Deutsche Bank Receives Six-Month Ban on Derivatives Trading in South Korea (Bloomberg)
Deutsche Bank AG was banned from proprietary stock and derivatives trading for six months in South Korea after regulators blamed the firm for triggering a stocks rout that wiped out $26 billion in market value. The Financial Services Commission will ask prosecutors to investigate five Deutsche Bank employees, Choi Kyu Yun, standing commissioner of the regulator, told reporters in Seoul today. Deutsche Bank is “disappointed” by the recommendations, and will cooperate with Korean authorities, it said in an e-mailed statement. The ban starts in April.
Blankfein Fought Raising Base Salaries Before His Tripled (Bloomberg)
“Salary is another form of guarantee, so we would like low salaries and high contingent comp,” Blankfein said in the interview. “We think the world is going in a poor direction. We think having high fixed salaries for people, or guarantees for people and lower contingent comp actually is worse behavior.”
Libya Evacuation Largest in Turkish History, Davutoglu Says (BusinessWeek)
Turkey evacuated 5,099 people in the last 72 hours, using only the airport in Tripoli, the capital, because the rest of Libya’s airports are closed, Davutoglu said in a televised press conference in Ankara today. Libya rejected Turkish requests for extra evacuation flights, he said. Turkey activated a “Plan B” to run ferries between Turkey and Libya to evacuate some of the 25,000 Turks working in the country, he said.
SEC Probes Private-Share Trade (WSJ)
The SEC is investigating potential conflicts of interest in the fast-growing market for buying and selling shares of private companies such as Facebook Inc. and Twitter Inc. The move is part of a broadening probe by the U.S. agency, still at an early stage, of the thriving bazaar that has sprung up largely beyond the reach of regulators and traditional securities firms. Trades handled by SecondMarket Inc., SharesPost Inc. and other market makers specializing in privately held shares are conveying eye-popping valuations on some companies while disclosing little about their financial results.
Nasdaq Weighs Own NYSE Bid (WSJ)
The New York company, under Chief Executive Robert Greifeld, is assessing whether it can compete against Deutsche Börse to buy the NYSE, people familiar with the matter said. If it decides it can't mount a strong rival bid, Nasdaq is looking to buy another exchange or sell itself to avoid marginalization in the wake of the tie-up between the NYSE and its German suitors, these people said.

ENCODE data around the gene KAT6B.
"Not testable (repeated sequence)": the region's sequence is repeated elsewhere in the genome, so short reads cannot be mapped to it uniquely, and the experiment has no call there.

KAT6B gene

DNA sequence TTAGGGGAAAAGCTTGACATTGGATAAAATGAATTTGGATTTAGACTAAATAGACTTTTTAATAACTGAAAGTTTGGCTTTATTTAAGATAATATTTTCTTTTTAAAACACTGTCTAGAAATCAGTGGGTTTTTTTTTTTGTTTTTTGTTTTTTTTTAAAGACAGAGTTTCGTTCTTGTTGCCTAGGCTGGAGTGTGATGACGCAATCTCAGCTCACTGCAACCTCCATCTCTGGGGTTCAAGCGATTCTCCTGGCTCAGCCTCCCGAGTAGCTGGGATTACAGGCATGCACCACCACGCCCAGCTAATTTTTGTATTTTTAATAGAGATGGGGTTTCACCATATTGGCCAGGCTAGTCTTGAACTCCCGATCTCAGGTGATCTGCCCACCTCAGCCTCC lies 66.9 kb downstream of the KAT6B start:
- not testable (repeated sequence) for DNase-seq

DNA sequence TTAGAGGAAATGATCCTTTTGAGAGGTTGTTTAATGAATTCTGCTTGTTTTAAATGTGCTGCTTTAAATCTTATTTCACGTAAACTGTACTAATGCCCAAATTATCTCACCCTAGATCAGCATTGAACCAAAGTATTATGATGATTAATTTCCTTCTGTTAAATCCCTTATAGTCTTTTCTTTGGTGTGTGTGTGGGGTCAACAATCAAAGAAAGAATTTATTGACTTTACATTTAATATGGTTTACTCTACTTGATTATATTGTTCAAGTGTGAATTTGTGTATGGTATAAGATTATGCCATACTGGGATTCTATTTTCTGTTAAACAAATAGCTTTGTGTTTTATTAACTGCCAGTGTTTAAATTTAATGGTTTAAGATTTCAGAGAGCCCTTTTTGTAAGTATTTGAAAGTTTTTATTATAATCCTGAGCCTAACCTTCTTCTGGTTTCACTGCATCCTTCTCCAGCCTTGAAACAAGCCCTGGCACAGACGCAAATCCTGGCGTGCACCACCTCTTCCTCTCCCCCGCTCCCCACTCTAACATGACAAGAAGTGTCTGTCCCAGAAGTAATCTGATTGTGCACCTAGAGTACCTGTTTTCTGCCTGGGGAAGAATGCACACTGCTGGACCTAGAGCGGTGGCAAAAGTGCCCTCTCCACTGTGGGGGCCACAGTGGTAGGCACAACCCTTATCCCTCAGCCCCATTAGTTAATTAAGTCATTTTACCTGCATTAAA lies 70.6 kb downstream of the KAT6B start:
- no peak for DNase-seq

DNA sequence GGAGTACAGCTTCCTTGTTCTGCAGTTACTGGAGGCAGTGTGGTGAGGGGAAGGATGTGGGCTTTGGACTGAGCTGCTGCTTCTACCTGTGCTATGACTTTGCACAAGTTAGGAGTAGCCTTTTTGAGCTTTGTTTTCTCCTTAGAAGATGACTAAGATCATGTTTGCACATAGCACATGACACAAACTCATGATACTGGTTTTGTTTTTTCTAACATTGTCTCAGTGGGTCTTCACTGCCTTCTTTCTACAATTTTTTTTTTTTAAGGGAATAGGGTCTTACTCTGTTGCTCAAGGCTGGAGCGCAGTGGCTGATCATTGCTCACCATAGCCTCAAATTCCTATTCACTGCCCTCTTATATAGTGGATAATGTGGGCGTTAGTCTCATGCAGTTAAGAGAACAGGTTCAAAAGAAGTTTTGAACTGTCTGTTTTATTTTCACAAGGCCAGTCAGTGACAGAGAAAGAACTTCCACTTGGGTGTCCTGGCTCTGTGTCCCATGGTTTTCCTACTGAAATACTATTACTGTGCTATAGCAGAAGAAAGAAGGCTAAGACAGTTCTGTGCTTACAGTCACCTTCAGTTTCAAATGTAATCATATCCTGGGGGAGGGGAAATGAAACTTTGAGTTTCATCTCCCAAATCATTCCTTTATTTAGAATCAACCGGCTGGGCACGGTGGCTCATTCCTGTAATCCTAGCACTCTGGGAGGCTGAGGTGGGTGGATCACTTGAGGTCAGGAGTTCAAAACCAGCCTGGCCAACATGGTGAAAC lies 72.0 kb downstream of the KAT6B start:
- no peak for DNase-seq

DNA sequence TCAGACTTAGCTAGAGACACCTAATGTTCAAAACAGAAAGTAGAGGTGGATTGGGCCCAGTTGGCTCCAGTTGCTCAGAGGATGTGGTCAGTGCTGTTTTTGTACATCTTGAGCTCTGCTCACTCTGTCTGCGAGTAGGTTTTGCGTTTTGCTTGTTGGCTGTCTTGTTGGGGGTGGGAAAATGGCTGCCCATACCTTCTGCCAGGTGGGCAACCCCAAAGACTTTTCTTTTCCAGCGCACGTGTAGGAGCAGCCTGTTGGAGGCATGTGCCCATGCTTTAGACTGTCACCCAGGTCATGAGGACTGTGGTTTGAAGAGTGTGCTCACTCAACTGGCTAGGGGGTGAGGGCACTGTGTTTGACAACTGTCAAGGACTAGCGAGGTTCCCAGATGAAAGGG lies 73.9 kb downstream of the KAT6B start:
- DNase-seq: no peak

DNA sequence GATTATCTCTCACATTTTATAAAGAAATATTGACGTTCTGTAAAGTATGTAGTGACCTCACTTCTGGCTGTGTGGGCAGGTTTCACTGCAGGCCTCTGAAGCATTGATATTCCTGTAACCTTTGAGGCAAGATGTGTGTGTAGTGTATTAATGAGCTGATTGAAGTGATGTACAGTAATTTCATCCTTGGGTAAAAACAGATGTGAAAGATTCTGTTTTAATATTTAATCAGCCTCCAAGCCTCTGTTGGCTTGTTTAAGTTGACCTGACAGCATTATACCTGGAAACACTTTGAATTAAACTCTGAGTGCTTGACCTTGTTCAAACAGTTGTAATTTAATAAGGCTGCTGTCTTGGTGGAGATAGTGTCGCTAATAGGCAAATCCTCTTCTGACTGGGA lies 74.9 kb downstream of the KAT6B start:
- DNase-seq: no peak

Boutiques Set to Capitalize on Del Monte `Slap' at Wall Street (Bloomberg)
Barclays, which represented the fruit-juice and pet-food company on its $5.3 billion sale to a KKR & Co.-led group, deceived its client by failing to disclose until late in the process plans to provide financing for the purchaser, Chancery Court Judge J. Travis Laster said in a Feb. 14 opinion. Del Monte would probably have hired another bank if it knew Barclays, the U.K.’s third-largest bank, planned to “double- dip” for fees by working for the buyers, he wrote.
Harry Reid Calls For Ban On Nevada Brothels (WSJ)
"If we want to attract businesses to Nevada that puts people back to work, the time has come for us to outlaw prostitution," Mr. Reid told the Nevada state legislature in Carson City.
Apple Vote To Test Waters On Investors' Rights (FT)
Apple elects directors under a “plurality” voting system, which allows directors in unopposed elections to be elected by a single “yes” vote. It is fighting the proposal, arguing that a quirk of California law means it would lose discretionary powers to ignore a vote where a director has shareholder support, but does not gather enough votes to hit the required quorum level—just over 25 percent of a company’s shares. Apple shareholders “have always had the ability to remove directors with or without cause for any reason, including to express dissatisfaction with a particular director”, said the company in its proxy statement sent to investors.
Barclays Beats Lehman in $11 Billion 'Windfall' Suit (Reuters)
Lehman Brothers' hurried sale of much of its U.S. operations to Barclays at the height of the financial crisis was fair, and its bankruptcy estate is not entitled to recover an $11 billion "windfall," a federal judge ruled.